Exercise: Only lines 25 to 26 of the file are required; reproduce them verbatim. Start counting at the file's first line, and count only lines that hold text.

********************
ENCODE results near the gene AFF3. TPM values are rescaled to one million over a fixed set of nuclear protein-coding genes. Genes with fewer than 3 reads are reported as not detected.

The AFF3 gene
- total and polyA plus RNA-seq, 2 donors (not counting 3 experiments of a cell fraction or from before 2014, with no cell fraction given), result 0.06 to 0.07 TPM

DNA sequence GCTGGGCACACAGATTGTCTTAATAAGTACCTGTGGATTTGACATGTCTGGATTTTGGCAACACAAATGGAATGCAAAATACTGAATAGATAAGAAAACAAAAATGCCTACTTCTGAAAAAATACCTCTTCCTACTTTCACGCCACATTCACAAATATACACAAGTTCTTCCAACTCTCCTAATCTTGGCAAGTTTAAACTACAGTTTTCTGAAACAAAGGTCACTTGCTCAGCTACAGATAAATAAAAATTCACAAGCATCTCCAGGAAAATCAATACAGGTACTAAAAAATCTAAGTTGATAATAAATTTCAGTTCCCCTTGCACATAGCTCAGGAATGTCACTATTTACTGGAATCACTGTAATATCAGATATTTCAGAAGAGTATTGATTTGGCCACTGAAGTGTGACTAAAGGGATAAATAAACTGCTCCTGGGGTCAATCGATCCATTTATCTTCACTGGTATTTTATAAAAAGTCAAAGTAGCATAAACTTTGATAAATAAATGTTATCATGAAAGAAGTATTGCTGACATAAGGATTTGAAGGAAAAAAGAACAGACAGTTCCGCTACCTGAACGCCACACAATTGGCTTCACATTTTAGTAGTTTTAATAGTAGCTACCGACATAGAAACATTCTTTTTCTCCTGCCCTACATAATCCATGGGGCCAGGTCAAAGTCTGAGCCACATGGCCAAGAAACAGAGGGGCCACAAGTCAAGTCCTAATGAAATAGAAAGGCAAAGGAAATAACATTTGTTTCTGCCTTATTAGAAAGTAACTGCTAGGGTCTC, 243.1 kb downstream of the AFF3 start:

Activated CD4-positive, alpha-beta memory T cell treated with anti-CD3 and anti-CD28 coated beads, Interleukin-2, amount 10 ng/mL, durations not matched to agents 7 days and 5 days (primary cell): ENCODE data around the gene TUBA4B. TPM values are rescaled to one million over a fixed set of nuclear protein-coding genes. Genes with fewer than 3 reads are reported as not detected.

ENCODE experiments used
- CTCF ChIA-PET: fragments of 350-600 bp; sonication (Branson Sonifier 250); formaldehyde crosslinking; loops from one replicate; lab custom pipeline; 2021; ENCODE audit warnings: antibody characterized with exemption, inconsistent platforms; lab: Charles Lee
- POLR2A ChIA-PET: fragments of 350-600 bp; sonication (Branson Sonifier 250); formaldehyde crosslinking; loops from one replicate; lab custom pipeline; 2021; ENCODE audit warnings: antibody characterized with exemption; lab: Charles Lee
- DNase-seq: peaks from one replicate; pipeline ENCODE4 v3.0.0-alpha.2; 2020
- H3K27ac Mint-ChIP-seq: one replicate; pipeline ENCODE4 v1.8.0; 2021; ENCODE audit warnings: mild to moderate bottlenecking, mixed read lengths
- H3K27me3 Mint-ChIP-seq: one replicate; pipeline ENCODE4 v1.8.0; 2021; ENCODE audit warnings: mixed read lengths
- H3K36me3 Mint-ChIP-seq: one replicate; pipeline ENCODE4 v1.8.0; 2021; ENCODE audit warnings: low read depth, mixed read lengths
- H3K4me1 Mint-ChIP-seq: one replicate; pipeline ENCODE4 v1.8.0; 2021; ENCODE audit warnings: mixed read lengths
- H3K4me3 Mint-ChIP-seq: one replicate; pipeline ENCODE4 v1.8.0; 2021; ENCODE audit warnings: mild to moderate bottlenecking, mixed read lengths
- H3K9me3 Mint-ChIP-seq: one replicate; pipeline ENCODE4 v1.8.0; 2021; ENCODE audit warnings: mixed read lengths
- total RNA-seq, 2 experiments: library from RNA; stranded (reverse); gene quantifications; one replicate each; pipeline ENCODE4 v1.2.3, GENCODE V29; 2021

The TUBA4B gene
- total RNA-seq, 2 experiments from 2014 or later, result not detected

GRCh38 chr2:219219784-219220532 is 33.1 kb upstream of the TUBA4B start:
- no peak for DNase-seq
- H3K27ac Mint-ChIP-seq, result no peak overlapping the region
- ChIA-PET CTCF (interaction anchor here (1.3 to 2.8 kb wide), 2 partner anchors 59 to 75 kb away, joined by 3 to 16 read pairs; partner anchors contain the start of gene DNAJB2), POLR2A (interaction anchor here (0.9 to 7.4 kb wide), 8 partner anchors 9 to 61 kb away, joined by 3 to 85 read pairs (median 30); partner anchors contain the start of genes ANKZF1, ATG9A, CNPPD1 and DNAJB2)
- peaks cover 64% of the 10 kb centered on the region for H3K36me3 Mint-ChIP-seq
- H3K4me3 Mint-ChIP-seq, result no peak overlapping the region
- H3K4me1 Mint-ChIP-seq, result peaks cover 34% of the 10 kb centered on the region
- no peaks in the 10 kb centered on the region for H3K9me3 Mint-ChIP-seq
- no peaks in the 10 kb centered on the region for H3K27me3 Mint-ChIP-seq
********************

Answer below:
- H3K4me1 Mint-ChIP-seq, result peaks cover 34% of the 10 kb centered on the region
- no peaks in the 10 kb centered on the region for H3K9me3 Mint-ChIP-seq